Evaluating the Intrinsic Cysteine Redox-Dependent States of the A-Chain of Human Insulin Using NMR Spectroscopy, Quantum Chemical Calculations, and Mass Spectrometry

Yan Ling, University of Southern Mississippi
Yong Zhang, University of Southern Mississippi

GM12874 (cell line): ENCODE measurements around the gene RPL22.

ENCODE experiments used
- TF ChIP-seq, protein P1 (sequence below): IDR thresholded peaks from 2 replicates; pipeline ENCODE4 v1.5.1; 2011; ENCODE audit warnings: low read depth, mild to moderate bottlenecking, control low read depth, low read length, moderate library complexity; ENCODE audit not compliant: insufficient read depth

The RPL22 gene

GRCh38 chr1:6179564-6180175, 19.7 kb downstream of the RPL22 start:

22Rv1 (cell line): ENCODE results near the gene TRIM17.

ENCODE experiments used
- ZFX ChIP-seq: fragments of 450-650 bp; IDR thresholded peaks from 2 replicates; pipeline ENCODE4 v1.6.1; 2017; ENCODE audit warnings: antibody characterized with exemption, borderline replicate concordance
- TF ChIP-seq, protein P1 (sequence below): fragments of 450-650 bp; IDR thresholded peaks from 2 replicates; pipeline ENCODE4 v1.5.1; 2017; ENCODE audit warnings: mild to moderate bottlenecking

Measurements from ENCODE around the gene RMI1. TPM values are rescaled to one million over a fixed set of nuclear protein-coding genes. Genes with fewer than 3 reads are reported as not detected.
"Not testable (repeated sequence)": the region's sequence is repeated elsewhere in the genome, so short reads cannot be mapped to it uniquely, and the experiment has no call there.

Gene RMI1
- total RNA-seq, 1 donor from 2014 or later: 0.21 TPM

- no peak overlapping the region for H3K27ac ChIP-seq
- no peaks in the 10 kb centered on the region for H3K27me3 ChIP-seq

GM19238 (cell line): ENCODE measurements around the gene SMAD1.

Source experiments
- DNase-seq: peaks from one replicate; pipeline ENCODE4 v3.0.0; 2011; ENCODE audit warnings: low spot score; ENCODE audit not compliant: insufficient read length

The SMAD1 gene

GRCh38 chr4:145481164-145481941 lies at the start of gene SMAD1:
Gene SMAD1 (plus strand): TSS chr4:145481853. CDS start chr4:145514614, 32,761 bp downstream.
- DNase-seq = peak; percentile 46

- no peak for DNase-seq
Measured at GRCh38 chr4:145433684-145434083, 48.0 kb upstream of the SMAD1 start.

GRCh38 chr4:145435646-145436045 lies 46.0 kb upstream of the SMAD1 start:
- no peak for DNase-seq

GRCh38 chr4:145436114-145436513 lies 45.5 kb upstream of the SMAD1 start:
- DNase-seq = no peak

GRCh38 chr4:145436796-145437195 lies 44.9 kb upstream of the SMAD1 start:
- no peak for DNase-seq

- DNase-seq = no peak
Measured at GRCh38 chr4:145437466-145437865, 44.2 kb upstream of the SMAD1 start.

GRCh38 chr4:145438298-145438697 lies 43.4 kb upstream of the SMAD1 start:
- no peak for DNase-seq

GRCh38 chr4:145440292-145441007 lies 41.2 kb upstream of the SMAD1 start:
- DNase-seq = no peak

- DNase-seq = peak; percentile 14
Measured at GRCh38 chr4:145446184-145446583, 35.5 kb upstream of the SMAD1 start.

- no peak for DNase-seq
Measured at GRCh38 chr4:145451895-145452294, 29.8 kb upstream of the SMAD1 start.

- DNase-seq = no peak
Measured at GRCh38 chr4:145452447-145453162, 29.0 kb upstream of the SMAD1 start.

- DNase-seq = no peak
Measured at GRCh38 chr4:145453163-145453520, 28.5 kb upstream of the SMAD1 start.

Previous functional studies have proposed that solution-phase loading Of human insulin A-chain peptides into cell surface Class II molecules may be limited by the redox state of intrinsic cysteine residues within the A-chain peptide. T cell functional studies of I human insulin A-chain analogue (KR A1-15) comprised of residues 1-15 of the A-chain peptide as well as all amino-terminal lysine-arginine extension have been carried out in a reducing environment. These data suggest that free thiol moieties within this peptide may participate ill major histocompatibility complex (MHC) II/peptide interactions. Two-dimensional (1)H NMR spectroscopy data partnered with quantum chemical calculations identified that KR A1-15 exists in conformational flux sampling heterogeneous redox-dependent conformations including: one reduced and two oxidized states. These findings were further supported by mass spectrometry analysis of this peptide that confirmed the presence of a redox state dependent conformational equilibrium. Interestingly, the presence of a free thiol ((1)H(gamma)) resonance for cysteine 8 in the oxidized state supports the,existence of the third redox-dependent coil formation represented as a mixed disulfide conformation. We believe these data support the presence of I redox-dependent mechanism for regulating the activity Of human insulin and provide a better Understanding of redox chemistry that may be extended to other protein systems.